A number of grasshoppers were recruited as peer trainers. The Boastful Grasshopper turned out to be a masterful influencer. He came up with the new slogan “Saving means singing all year round!”. Over the course of the summer real changes began to be made.


Six months later the ground was covered by snow, but the grasshoppers had both food and warmth. The Boastful Grasshopper sat in front of the fire with an admiring group of young Grasshoppers. “Well all this saving thing was my idea to begin with –so you have me to thank for the fact that you’re all warm now” he said. The Judgmental Ant was about to object but the Young Ant cut him off. “Best to let contented grasshopper lie” She said with a wink.


In many cases the Government wants citizens to change their behaviour. Top down approaches, such as campaigns, often fail to actually change behaviour. There are a number of new approaches which can be used, including observational research, co-production, peer trainers and deliberative approaches. It is important to understand people’s values and to not assume that the incentives that work for one group can automatically be transferred to another (see the work on values modes for example).


I hope you enjoyed this third installment of Facilitation fables. Next week I’ll look at how facilitation could have changed the outcome of another classic fable. It will be the last Facilitation Fable before we launch our new pamphlet on the 26th. Let me know which your favourite fable is –I might include it in future posts!


4 Responses to “Facilitation Fables –part 3”

  1. February 15, 2013 at 5:44 pm

    Nice story. And I hope those superior Ants learnt to love singing a little, so that the learning was two-way.

    • Edward Andersson
      February 15, 2013 at 5:59 pm

      Penny, I’m glad you liked it. The Ants learnt a thing or two as well. The fact that in the closing paragraph the two Ants are sitting around with the grasshoppers in front of a roaring fire is indicative of a shift in thinking. Previously they probably would have seen such behaviour as ‘unproductive’ and ‘time wastage’. The Young Ant subsequently went on to set up and lead a successful Ant choir. The Judgmental Ant penned a number of songs about the value of hard work. For some reason the former was more successful than the latter…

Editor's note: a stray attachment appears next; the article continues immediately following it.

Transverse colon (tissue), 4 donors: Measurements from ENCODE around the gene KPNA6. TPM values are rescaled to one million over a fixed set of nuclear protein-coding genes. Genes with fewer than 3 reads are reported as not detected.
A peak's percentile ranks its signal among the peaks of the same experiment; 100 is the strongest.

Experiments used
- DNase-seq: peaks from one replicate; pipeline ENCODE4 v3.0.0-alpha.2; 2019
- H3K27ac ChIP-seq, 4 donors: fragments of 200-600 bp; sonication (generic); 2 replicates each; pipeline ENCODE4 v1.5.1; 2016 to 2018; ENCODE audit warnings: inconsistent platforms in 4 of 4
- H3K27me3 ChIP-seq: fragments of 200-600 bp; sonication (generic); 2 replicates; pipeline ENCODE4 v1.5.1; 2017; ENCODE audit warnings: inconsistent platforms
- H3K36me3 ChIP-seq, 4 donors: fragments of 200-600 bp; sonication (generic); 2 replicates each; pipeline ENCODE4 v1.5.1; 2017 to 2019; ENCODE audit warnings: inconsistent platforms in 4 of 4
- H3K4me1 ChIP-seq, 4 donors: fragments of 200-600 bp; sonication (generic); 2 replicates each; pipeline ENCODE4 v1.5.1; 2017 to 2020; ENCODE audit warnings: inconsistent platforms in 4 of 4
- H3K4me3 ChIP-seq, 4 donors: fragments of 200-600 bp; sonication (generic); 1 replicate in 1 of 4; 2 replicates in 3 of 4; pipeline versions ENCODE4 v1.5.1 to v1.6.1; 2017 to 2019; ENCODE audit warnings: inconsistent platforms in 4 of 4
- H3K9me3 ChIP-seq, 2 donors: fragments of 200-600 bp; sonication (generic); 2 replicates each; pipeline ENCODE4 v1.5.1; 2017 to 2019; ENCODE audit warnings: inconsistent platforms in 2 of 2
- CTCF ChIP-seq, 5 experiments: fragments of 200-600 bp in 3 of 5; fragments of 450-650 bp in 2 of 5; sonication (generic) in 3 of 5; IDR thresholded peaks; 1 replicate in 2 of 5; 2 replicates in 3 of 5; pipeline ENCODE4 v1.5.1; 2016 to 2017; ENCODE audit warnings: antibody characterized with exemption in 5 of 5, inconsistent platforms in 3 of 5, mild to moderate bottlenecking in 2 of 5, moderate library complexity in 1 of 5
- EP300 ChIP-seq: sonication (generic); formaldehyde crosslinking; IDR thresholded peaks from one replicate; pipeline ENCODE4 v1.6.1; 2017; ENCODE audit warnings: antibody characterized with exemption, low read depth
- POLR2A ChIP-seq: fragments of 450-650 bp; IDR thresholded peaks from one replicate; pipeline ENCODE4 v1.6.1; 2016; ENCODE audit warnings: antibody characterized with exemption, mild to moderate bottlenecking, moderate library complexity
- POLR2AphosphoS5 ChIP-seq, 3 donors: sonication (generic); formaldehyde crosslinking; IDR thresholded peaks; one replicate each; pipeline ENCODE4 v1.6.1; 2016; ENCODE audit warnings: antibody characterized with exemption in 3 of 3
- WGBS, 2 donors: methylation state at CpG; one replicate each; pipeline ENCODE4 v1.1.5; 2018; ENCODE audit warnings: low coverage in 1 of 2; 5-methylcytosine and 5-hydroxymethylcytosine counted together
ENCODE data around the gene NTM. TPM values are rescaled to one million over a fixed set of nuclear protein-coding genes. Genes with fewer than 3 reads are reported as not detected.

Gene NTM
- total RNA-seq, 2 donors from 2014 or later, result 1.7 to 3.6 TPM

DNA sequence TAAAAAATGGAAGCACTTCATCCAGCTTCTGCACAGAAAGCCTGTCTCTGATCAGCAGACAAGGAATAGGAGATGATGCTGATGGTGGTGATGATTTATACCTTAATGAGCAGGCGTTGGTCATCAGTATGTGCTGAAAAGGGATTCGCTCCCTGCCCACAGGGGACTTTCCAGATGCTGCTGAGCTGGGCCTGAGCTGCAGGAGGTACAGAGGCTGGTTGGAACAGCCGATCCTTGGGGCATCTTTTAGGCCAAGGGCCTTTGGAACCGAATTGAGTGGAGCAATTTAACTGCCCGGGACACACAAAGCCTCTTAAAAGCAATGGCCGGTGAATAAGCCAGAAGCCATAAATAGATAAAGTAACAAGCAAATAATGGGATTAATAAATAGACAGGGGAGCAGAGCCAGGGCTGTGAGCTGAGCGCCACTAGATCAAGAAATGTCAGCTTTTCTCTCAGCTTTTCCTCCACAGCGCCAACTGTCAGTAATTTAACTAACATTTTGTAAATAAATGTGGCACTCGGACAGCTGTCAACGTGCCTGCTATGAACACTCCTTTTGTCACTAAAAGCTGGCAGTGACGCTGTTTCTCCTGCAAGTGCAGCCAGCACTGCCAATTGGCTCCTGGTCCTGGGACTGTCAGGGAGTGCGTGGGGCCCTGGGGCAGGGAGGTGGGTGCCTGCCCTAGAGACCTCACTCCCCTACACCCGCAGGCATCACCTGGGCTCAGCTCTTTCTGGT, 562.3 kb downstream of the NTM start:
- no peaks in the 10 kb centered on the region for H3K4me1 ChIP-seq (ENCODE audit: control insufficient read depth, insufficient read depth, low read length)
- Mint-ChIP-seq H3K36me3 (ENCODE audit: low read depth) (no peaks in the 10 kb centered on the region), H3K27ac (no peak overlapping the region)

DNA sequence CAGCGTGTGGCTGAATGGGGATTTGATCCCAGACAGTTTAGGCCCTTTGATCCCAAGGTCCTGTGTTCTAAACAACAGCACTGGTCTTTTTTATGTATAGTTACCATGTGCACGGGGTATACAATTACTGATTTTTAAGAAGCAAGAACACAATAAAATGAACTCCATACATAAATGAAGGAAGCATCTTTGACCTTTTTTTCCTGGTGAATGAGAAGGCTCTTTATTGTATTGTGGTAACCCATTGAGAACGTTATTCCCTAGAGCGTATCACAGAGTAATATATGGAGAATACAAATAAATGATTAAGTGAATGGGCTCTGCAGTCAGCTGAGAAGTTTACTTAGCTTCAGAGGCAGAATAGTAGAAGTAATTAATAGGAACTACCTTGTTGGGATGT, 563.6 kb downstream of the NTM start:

2. February 16, 2013 at 8:16 pm

    Hi Edward
    I’m really enjoying these posts, I woke up yesterday and happily thought to myself ‘another Facilitation Fable will be posted today’ (I’m not joking – I was really looking forward to it).
    Once again you’ve reminded me of Billibonk (ref my comment on Fable number one). My copy of Billibonk and the Thorn Patch arrived today and it is just brilliant. It makes the same point that you do about how difficult we find it to think about the long term. There is a slightly different take which is around whole systems which the book draws out: ‘Often the problem you have today… had happened because of the “great idea” you had for solving the problem you had yesterday.’ And your ants remind me of the mice in the Billibonk stories – they allow different points of view to be voiced, and they observe and reflect on things. All of which is prompting me to wonder about facilitation processes and whole systems thinking. I presume that some of the approaches you mention, such as observational research and deliberative approaches surface relationships and so on which are part of systems.
    And I like the idea of the Ant Choir – is this one of theirs? ;o)

    • Edward Andersson
      February 18, 2013 at 10:24 am

      Hi Lorna,

      I’m glad you’re looking forward to the fables. Maybe when I’m done with fables I’ll move on to fairy tales? I love the Billibonk take on the problems caused by ‘great ideas’. Being half Australian introducing Cane Toads springs to mind… In terms of how facilitation and whole systems thinking intersect I guess that facilitated methods are tools and systems thinking is a way of thinking which helps decide what to do.
      Thanks for the Ant Choir video -very cute. Stay tuned for this week’s installment -which doesn’t feature insects.